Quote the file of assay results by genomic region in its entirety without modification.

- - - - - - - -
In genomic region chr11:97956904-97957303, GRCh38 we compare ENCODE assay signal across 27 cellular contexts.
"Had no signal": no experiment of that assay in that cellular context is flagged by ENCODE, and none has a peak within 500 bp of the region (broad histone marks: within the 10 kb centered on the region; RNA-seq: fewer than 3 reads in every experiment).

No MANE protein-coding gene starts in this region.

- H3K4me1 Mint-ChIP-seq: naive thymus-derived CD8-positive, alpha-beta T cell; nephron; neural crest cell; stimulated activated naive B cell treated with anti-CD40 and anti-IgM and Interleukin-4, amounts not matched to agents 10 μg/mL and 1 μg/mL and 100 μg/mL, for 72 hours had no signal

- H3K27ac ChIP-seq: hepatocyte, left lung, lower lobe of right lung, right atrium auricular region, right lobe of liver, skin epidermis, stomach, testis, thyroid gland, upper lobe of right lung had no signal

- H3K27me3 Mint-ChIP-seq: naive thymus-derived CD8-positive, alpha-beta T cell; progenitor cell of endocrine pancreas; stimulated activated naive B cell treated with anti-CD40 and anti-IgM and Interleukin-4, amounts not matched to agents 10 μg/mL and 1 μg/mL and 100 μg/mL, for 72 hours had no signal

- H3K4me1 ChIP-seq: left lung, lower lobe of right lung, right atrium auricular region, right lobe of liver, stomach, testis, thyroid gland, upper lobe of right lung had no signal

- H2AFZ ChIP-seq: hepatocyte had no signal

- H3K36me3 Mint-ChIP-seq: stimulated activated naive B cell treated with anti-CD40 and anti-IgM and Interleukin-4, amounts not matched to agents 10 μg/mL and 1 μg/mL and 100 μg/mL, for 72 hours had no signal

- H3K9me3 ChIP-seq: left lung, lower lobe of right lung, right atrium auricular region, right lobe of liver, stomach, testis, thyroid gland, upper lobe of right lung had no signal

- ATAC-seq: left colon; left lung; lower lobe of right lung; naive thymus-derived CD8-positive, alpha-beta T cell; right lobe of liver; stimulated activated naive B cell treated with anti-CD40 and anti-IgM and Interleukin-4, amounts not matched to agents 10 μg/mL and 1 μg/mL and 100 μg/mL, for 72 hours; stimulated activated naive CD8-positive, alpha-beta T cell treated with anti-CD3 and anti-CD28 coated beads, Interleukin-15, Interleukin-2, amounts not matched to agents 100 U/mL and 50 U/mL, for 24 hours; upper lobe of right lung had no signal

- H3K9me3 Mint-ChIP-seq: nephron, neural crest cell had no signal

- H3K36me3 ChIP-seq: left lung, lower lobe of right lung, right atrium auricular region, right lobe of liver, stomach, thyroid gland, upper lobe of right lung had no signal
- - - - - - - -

In genomic region chr11:97956904-97957303, GRCh38 we compare ENCODE assay signal across 27 cellular contexts.
"Had no signal": no experiment of that assay in that cellular context is flagged by ENCODE, and none has a peak within 500 bp of the region (broad histone marks: within the 10 kb centered on the region; RNA-seq: fewer than 3 reads in every experiment).

No MANE protein-coding gene starts in this region.

- H3K4me1 Mint-ChIP-seq: naive thymus-derived CD8-positive, alpha-beta T cell; nephron; neural crest cell; stimulated activated naive B cell treated with anti-CD40 and anti-IgM and Interleukin-4, amounts not matched to agents 10 μg/mL and 1 μg/mL and 100 μg/mL, for 72 hours had no signal

- H3K27ac ChIP-seq: hepatocyte, left lung, lower lobe of right lung, right atrium auricular region, right lobe of liver, skin epidermis, stomach, testis, thyroid gland, upper lobe of right lung had no signal

- H3K27me3 Mint-ChIP-seq: naive thymus-derived CD8-positive, alpha-beta T cell; progenitor cell of endocrine pancreas; stimulated activated naive B cell treated with anti-CD40 and anti-IgM and Interleukin-4, amounts not matched to agents 10 μg/mL and 1 μg/mL and 100 μg/mL, for 72 hours had no signal

- H3K4me1 ChIP-seq: left lung, lower lobe of right lung, right atrium auricular region, right lobe of liver, stomach, testis, thyroid gland, upper lobe of right lung had no signal

- H2AFZ ChIP-seq: hepatocyte had no signal

- H3K36me3 Mint-ChIP-seq: stimulated activated naive B cell treated with anti-CD40 and anti-IgM and Interleukin-4, amounts not matched to agents 10 μg/mL and 1 μg/mL and 100 μg/mL, for 72 hours had no signal

- H3K9me3 ChIP-seq: left lung, lower lobe of right lung, right atrium auricular region, right lobe of liver, stomach, testis, thyroid gland, upper lobe of right lung had no signal

- ATAC-seq: left colon; left lung; lower lobe of right lung; naive thymus-derived CD8-positive, alpha-beta T cell; right lobe of liver; stimulated activated naive B cell treated with anti-CD40 and anti-IgM and Interleukin-4, amounts not matched to agents 10 μg/mL and 1 μg/mL and 100 μg/mL, for 72 hours; stimulated activated naive CD8-positive, alpha-beta T cell treated with anti-CD3 and anti-CD28 coated beads, Interleukin-15, Interleukin-2, amounts not matched to agents 100 U/mL and 50 U/mL, for 24 hours; upper lobe of right lung had no signal

- H3K9me3 Mint-ChIP-seq: nephron, neural crest cell had no signal

- H3K36me3 ChIP-seq: left lung, lower lobe of right lung, right atrium auricular region, right lobe of liver, stomach, thyroid gland, upper lobe of right lung had no signal